Context Exercise

Learn how understand shame and redirect it to where it belongs.

This exercise involves examining the context you were in, and the tactics used by those who abused or assaulted you. This will help you re-frame your thinking about where the responsibility lies, where the shame properly belongs, and impact on your feelings.

Tactics are the things they did, said, or threatened to do, in order to be able to do what they did and keep it secret. 

For example an adult who convinces a child that they would get in trouble if anyone found out, or someone who encourages their partner to drink to impair their memory, so they can convince them afterwards that they instigated what happened.

Ask yourself some questions to observe the context you were in. For example:

  • How old were you?
  • How mature were you?
  • Were you incapacitated by illness, drugs or alcohol?
  • Were the perpetrator(s) in a position of power?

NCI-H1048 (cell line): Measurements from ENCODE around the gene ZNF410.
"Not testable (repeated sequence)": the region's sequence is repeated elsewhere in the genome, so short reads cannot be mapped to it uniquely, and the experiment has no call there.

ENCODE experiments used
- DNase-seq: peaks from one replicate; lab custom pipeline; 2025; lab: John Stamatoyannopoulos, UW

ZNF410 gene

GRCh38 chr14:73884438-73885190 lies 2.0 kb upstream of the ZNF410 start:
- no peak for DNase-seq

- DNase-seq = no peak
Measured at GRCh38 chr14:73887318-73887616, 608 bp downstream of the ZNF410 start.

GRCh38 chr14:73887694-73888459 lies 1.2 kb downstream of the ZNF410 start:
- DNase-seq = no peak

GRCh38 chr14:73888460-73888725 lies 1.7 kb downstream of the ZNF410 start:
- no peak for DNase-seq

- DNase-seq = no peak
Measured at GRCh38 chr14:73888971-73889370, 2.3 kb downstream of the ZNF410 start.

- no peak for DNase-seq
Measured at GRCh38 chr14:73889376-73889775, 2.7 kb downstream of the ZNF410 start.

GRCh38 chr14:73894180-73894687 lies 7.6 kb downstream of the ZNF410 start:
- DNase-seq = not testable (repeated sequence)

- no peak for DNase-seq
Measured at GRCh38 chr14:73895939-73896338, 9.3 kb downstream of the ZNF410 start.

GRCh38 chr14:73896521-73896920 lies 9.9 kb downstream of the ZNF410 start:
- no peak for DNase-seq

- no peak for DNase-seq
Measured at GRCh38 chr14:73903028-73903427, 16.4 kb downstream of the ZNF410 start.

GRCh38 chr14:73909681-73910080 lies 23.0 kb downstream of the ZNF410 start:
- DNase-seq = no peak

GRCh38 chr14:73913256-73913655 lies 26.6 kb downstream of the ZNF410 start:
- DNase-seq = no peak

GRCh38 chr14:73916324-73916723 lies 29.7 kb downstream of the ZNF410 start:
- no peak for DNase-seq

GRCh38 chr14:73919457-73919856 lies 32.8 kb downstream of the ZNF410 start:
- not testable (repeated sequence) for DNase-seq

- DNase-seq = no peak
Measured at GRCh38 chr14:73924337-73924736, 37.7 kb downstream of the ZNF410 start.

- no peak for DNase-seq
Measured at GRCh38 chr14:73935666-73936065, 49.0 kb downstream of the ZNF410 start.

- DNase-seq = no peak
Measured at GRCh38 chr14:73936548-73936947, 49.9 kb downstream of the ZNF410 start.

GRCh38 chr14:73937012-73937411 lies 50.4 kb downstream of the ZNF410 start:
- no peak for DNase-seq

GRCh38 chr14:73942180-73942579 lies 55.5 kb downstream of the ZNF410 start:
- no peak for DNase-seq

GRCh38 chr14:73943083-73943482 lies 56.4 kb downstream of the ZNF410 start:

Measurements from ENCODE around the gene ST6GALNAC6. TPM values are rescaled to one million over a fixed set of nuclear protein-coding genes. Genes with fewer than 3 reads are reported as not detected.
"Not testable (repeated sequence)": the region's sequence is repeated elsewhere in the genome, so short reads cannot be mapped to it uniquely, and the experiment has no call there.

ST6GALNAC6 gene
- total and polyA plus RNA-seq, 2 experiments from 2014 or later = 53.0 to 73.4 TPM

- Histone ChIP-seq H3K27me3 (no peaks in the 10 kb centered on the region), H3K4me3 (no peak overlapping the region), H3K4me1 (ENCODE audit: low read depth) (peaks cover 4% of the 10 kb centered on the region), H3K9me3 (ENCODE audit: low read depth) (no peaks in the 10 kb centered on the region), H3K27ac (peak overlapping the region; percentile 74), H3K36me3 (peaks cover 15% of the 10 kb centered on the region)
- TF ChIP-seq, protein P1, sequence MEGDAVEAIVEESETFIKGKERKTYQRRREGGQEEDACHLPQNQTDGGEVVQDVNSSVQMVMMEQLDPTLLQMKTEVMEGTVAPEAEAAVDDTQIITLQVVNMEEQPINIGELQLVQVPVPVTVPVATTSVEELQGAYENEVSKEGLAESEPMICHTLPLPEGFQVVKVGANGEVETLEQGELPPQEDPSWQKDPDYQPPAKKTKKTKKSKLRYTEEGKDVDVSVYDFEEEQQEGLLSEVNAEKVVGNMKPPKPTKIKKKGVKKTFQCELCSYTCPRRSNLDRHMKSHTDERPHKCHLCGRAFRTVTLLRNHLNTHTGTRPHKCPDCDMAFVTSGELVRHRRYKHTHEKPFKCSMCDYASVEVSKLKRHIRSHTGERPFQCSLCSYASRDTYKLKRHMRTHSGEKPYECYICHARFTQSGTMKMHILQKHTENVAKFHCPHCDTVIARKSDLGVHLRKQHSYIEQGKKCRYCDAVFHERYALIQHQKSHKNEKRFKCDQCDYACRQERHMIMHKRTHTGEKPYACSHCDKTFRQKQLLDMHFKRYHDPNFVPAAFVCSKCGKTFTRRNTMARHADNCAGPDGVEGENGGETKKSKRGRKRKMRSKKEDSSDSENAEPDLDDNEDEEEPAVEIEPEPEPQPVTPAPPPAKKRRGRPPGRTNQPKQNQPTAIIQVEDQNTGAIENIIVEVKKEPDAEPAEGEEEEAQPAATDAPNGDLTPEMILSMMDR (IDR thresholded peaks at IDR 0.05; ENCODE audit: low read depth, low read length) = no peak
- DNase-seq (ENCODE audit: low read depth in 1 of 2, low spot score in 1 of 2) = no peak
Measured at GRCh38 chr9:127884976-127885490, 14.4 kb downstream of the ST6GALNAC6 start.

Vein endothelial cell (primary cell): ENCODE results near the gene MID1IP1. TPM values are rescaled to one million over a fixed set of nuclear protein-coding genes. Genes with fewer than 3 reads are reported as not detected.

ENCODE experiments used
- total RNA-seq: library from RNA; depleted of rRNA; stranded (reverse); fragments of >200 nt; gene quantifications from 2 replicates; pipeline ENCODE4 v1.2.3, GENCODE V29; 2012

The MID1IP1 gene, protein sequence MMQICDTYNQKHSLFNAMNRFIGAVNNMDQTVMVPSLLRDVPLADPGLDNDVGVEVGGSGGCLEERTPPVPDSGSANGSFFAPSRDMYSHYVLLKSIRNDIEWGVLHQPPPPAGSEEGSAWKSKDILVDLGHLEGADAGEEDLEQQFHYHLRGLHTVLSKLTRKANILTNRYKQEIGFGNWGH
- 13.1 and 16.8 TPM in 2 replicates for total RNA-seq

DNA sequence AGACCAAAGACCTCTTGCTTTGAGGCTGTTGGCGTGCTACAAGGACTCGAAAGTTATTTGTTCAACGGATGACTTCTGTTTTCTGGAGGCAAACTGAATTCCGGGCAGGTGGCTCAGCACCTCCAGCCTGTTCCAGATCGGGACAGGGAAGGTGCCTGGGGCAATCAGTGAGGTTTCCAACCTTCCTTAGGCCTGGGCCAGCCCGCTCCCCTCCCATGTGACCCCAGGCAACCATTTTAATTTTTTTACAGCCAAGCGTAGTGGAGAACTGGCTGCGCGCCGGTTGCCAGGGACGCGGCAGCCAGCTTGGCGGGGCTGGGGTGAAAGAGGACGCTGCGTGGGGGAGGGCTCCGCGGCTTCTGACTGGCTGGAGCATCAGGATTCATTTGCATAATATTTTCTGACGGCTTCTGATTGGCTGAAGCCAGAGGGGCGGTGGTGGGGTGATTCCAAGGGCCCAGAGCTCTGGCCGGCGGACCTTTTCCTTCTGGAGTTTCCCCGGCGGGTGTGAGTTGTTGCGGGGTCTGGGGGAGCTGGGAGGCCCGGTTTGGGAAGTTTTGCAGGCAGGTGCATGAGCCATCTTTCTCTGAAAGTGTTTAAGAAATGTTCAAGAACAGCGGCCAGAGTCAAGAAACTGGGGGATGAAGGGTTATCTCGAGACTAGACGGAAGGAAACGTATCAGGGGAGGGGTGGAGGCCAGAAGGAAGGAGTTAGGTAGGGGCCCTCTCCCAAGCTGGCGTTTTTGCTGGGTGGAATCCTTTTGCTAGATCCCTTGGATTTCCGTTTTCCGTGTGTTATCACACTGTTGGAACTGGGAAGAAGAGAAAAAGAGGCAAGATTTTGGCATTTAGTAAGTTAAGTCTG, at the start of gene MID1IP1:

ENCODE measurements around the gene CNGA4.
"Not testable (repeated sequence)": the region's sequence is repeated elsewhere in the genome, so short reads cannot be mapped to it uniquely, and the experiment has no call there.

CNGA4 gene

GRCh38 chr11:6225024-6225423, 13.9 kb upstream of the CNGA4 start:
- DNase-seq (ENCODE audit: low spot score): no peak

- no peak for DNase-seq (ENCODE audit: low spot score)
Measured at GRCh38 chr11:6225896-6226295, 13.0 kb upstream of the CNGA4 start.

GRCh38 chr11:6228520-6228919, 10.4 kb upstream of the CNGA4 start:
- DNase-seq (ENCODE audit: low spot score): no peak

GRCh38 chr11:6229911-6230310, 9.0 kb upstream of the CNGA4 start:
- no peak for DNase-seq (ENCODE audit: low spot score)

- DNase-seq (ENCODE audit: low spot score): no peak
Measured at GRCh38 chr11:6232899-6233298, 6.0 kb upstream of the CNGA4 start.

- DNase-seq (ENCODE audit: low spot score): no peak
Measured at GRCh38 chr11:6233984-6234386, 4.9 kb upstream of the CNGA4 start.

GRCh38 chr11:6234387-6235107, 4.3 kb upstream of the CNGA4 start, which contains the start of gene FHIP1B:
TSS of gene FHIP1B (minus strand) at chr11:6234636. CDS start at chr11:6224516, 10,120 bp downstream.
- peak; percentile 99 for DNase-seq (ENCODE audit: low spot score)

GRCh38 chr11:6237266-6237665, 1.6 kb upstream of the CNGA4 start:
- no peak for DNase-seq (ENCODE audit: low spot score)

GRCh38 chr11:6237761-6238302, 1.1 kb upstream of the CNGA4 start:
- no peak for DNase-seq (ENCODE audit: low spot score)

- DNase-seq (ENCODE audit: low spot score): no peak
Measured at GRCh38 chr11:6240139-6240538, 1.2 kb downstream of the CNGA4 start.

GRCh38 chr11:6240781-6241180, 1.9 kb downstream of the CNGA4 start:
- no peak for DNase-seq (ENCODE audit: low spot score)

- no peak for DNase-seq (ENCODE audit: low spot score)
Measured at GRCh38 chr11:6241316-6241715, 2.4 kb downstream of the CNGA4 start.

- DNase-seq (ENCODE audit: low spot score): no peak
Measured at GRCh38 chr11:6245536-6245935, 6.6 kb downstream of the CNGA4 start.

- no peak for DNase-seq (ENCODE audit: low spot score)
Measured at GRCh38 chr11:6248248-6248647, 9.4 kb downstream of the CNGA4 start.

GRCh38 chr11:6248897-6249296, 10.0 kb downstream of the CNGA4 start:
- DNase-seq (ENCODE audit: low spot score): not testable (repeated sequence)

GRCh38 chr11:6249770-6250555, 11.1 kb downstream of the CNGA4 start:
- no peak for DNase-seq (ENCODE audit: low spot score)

• Were you in a trusting relationship with them?
  • Were you vulnerable in any other ways?
  • What information did you not have then which you have now?
  • What support was available to you?
  • What needs did you have that weren’t being met?
  • What other factors were at play?

Notice the tactics they used to take advantage of this context.

They used these contextual facts against you. At the time you had no way of knowing what they were doing.

This could have included tricks to get you thinking that you were somehow at fault, or special ‘gifts’ to convince you that you were complicit.  

The tactics of abuse can only be seen for what they are when you look back at them. In looking back and reviewing what tactics were used against you, be careful not to use the knowledge you have now to judge your decisions and actions at the time.

Adopt a compassionate, understanding attitude to yourself. You did, or didn’t do what you felt you had to at the time due to their manipulation. You are not to blame for what happened, they are.

If doing this exercise raises questions or difficult feelings, you may find it helpful to talk it through with a counsellor.